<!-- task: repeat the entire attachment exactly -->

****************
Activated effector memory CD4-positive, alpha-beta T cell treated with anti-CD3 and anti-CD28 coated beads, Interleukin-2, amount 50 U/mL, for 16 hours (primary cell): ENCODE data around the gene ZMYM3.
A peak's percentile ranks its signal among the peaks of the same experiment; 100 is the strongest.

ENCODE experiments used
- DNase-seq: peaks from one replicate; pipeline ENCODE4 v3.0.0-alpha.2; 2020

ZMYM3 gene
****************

Activated effector memory CD4-positive, alpha-beta T cell treated with anti-CD3 and anti-CD28 coated beads, Interleukin-2, amount 50 U/mL, for 16 hours (primary cell): ENCODE data around the gene ZMYM3.
A peak's percentile ranks its signal among the peaks of the same experiment; 100 is the strongest.

ENCODE experiments used
- DNase-seq: peaks from one replicate; pipeline ENCODE4 v3.0.0-alpha.2; 2020

ZMYM3 gene